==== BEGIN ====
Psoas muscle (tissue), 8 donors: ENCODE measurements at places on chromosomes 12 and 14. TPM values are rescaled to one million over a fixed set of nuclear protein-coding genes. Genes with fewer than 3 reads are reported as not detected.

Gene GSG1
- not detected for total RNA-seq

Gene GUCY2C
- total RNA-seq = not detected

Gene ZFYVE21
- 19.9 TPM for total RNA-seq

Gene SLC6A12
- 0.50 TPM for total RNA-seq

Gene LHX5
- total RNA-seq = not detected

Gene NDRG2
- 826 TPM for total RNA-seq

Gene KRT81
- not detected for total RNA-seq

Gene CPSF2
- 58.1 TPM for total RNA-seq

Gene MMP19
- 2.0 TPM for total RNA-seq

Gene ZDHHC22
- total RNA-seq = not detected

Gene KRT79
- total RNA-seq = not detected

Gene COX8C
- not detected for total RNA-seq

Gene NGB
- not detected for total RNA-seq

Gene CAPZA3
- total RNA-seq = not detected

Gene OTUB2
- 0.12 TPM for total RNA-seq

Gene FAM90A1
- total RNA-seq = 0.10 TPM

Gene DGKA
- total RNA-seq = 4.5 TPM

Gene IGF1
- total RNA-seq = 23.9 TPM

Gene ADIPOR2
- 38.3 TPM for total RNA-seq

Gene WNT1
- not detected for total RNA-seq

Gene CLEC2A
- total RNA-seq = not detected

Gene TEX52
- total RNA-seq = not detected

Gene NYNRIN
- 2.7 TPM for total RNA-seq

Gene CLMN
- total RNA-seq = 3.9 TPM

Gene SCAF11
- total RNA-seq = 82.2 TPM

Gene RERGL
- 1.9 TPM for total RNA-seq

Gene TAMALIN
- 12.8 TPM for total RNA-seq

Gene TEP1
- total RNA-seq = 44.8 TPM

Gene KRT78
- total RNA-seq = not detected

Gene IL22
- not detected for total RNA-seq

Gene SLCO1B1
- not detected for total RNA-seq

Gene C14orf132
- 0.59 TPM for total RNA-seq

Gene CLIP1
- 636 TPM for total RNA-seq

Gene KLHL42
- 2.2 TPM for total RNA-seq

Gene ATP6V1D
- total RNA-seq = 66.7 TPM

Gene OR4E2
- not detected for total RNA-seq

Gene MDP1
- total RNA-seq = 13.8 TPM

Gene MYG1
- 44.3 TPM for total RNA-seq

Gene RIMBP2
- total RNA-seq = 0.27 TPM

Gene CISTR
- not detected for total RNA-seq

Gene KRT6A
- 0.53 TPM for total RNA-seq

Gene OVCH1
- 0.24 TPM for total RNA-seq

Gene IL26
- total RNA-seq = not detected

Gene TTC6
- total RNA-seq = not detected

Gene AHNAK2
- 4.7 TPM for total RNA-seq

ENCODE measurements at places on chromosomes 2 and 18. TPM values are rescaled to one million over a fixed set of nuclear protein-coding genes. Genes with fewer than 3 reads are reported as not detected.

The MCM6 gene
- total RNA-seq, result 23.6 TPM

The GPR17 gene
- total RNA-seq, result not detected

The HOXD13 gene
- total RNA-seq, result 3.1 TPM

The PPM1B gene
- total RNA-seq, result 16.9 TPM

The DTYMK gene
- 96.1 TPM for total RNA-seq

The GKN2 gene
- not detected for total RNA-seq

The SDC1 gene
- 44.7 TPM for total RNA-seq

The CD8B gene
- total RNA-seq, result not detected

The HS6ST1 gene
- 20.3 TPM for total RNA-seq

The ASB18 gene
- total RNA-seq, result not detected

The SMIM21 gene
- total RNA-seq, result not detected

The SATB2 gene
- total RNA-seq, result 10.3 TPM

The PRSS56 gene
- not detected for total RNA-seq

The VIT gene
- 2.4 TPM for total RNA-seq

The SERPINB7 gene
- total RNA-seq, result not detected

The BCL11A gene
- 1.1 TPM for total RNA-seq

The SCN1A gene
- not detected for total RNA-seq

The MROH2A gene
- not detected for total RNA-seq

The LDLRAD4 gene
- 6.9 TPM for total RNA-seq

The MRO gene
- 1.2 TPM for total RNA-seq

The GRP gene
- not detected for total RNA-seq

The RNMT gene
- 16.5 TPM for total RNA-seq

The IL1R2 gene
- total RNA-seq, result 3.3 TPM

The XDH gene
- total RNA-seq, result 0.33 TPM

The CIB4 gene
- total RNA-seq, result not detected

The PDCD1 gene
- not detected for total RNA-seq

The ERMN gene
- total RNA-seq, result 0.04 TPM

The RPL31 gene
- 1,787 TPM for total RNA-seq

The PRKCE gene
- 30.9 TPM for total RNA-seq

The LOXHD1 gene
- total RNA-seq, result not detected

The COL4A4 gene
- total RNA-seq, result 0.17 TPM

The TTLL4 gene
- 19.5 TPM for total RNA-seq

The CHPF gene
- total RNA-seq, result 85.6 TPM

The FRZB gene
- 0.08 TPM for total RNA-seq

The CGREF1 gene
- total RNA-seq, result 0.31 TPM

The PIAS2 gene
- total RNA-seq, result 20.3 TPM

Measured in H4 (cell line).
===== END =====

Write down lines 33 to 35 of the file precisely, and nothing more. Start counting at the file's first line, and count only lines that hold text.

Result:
- total RNA-seq = 0.10 TPM

Gene DGKA
- total RNA-seq = 4.5 TPM